The National Council of Teachers of Mathematics (NCTM, 2014) and the Association of Mathematics Teacher Educators (AMTE, 2015) stated that technology tools are essential and indispensable resources for teaching and learning mathematics in the 21st century. Mathematics teachers who use technology effectively “maximize the potential of technology to develop students’ understanding, stimulate their interest, and increase their proficiency in mathematics” (NCTM, 2008, p. 1).
Even though many technology tools are available to teachers, however, numerous teachers have difficulty taking advantage of these tools and effectively incorporating them into their curricula (Koehler, Mishra, Kereluik, Shin, & Graham, 2014; Niess, 2011). In their recommendations on the uses of educational tools for professional development of mathematics teachers, the authors of the Mathematical Education of Teachers II stated, “Teachers need to develop the ability to critically evaluate the affordances and limitations of a given tool, both for their own learning and to support the learning of their students” (Conference Board of the Mathematical Sciences [CBMS], 2012, p. 34).
Teacher’s decisions on which tools to use and how to use the tools in a particular learning situation can provide students opportunities or constraints to develop mathematical understanding (CBMS, 2012). Therefore, investigating the ways teachers make these decisions is important. Yet, relatively few studies have been conducted on the ways mathematics teachers evaluate technology tools specifically designed to teach a particular mathematics concept (e.g., Battey, Kafai, & Franke, 2005; Johnston & Suh, 2009; Smith, Shin, & Kim, 2017a).
In fact, most of the research on mathematics teachers’ evaluation of technology has focused on the teachers’ criteria to evaluate technology (e.g., Smith et al., 2017a) or the type of technology they used in their lesson plans (e.g., Johnston & Suh, 2009). However, these researchers did not examine the processes used by teachers to evaluate the technology. The purpose of this study was to examine the ways in which novice secondary mathematics teachers evaluated four online technological tools, each of which included an online dynamic geometry applet designed to have students explore the same geometric concept.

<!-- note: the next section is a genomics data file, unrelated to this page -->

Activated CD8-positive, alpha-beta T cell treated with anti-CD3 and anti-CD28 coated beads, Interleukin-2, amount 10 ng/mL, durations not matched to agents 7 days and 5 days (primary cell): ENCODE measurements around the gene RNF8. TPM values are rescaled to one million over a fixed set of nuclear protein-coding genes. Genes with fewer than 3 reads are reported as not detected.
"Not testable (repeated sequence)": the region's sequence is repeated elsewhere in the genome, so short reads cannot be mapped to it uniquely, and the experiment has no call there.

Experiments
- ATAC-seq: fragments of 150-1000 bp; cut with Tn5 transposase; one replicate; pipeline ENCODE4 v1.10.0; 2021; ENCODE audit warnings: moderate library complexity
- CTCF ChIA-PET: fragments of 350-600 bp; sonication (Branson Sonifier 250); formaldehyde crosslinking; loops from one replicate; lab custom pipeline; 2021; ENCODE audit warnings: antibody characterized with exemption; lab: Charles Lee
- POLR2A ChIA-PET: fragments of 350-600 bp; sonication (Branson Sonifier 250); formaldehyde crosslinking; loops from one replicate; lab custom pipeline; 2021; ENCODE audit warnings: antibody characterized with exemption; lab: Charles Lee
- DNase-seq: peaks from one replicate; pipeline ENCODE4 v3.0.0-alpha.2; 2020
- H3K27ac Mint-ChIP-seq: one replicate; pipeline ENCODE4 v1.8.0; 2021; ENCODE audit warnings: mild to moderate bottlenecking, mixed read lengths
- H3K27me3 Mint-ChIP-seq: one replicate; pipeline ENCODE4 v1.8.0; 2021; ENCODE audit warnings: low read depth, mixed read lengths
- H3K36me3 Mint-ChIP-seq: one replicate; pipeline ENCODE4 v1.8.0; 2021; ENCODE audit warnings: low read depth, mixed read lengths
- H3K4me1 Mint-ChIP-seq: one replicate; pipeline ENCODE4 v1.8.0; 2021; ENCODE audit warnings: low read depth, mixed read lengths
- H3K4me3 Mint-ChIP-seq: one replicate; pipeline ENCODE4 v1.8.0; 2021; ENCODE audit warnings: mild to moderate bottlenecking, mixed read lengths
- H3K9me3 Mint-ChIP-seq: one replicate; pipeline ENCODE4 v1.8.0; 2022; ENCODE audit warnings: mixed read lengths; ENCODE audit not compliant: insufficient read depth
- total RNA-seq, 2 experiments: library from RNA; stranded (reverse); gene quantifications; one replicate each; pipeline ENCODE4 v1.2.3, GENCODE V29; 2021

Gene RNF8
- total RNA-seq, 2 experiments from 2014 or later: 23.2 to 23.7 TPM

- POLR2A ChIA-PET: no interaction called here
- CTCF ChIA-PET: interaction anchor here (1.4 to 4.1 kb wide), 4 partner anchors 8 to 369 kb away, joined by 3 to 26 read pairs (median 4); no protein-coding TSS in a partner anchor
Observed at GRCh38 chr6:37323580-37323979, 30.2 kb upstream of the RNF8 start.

Teachers’ Evaluation of Mathematical Cognitive Technology
As technology has become more prevalent in today’s classroom, teachers are using it in a variety of ways, including having students do research on the internet; assessing students’ skills, knowledge, and understanding using digital devices; having students collaborate and interact with each other and the content using interactive digital displays; communicating with each other and the teacher both in and out of the classroom; and developing understanding of content to name a few.
This paper focuses on technology that teachers and students can use to develop students’ understanding of mathematics, specifically mathematical cognitive technologies (MCTs). MCTs are digital technological tools “that [help] transcend the limitations of the mind (e.g., attention to goals, short-term memory span) in thinking, learning, and problem-solving activities” (Pea, 1987, p. 91).
Popular MCTs include dynamic geometry environments (e.g., GeoGebra), graphing utilities (e.g., Desmos), dynamic data analysis and statistical environments (e.g., Fathom), and many online applications designed for teaching and learning of particular mathematics concepts. MCTs have the potential to help students “become more fluent in performing routine mathematical tasks that could be laborious and counterproductive to mathematical thinking” (Pea, 1987, p. 106). Rather than being bogged down by routine tasks and computations, students focus on problem solving and developing mathematical thinking skills.
Moreover, MCTs are environments that afford students the opportunity to recognize patterns and discover mathematical properties by developing and testing conjectures, exploring various mathematical characteristics, and discovering theorems. All MCTs are not the same, each having their own affordances, limitations, and features that influence students’ learning and understanding of mathematics. Thus, teachers’ evaluation and selection of which MCT(s) to use is not trivial.
Previous research on the ways teachers evaluate MCTs has primarily focused on the criteria created and analysis performed by prospective elementary teachers (e.g., Battey et al., 2005; Johnston & Suh, 2009). In both studies, the researchers found, in general, that prospective elementary teachers seem to select and use technology based on student engagement, surface features of the software, and motivation, rather than on student thinking and accurately representing the mathematics.
In Smith et al.’s (2017a) study of secondary mathematics teachers’ criteria to evaluate MCTs, both prospective and in-service teachers created criteria focused on how well an MCT represented the mathematical concepts, whether the MCT included supportive features to aid in developing the appropriate mathematics concept, how students interacted and engaged with the mathematics concepts when using the MCT, and whether the MCT afforded all students the opportunity to learn. The differences between the criteria used by the secondary and elementary teachers were likely related to the differences between the teachers’ knowledge base, which consisted of their knowledge of mathematics, teaching, and technology.